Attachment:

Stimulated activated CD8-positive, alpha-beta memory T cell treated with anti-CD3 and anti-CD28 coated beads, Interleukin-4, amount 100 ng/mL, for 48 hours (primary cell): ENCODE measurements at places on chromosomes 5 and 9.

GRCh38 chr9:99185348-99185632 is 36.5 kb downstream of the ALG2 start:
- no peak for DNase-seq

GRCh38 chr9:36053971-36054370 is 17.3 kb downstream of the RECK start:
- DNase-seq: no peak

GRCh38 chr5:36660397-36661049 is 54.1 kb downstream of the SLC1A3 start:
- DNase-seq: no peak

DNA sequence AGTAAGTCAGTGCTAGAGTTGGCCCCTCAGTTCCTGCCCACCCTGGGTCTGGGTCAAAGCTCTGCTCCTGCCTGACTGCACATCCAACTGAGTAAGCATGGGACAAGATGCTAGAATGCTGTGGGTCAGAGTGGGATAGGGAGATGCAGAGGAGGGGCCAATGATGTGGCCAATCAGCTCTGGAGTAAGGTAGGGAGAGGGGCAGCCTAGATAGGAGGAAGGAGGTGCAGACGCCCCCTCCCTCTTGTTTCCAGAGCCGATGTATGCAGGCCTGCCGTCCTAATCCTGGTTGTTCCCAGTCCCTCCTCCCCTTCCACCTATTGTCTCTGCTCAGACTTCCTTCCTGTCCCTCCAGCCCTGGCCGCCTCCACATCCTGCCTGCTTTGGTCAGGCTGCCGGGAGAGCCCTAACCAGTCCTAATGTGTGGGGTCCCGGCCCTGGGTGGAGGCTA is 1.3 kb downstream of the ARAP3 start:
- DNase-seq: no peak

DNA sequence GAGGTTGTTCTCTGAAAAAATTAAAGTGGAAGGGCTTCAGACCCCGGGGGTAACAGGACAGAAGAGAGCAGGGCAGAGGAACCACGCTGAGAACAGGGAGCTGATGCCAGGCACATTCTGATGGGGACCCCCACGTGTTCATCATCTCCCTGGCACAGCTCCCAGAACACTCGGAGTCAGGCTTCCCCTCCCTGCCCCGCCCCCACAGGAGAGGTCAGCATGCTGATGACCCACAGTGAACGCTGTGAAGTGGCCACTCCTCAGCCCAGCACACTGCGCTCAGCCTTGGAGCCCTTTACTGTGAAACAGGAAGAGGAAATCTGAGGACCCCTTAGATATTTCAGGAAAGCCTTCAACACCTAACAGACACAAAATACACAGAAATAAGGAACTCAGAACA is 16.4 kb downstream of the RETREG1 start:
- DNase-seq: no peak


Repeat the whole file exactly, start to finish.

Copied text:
Stimulated activated CD8-positive, alpha-beta memory T cell treated with anti-CD3 and anti-CD28 coated beads, Interleukin-4, amount 100 ng/mL, for 48 hours (primary cell): ENCODE measurements at places on chromosomes 5 and 9.

GRCh38 chr9:99185348-99185632 is 36.5 kb downstream of the ALG2 start:
- no peak for DNase-seq

GRCh38 chr9:36053971-36054370 is 17.3 kb downstream of the RECK start:
- DNase-seq: no peak

GRCh38 chr5:36660397-36661049 is 54.1 kb downstream of the SLC1A3 start:
- DNase-seq: no peak

DNA sequence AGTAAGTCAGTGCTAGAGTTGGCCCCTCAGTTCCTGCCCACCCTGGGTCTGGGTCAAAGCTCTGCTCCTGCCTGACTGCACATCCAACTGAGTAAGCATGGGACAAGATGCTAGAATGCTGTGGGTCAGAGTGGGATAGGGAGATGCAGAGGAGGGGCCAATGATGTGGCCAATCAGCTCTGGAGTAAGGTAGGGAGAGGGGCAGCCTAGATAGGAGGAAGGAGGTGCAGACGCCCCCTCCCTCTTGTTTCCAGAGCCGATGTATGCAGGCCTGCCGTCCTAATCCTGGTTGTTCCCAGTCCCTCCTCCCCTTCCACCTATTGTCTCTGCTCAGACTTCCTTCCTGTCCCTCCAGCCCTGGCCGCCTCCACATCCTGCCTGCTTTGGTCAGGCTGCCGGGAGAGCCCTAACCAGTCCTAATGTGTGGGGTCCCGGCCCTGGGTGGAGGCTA is 1.3 kb downstream of the ARAP3 start:
- DNase-seq: no peak

DNA sequence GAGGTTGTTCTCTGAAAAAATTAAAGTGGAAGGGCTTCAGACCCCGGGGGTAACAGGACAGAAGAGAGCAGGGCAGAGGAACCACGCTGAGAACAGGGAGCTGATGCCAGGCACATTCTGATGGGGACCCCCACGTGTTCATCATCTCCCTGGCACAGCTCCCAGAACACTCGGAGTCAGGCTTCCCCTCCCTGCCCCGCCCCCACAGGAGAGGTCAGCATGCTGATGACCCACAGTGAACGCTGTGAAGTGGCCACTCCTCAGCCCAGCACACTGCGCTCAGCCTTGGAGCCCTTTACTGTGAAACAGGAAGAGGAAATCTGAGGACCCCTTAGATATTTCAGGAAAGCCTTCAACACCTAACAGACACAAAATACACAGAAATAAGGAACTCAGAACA is 16.4 kb downstream of the RETREG1 start:
- DNase-seq: no peak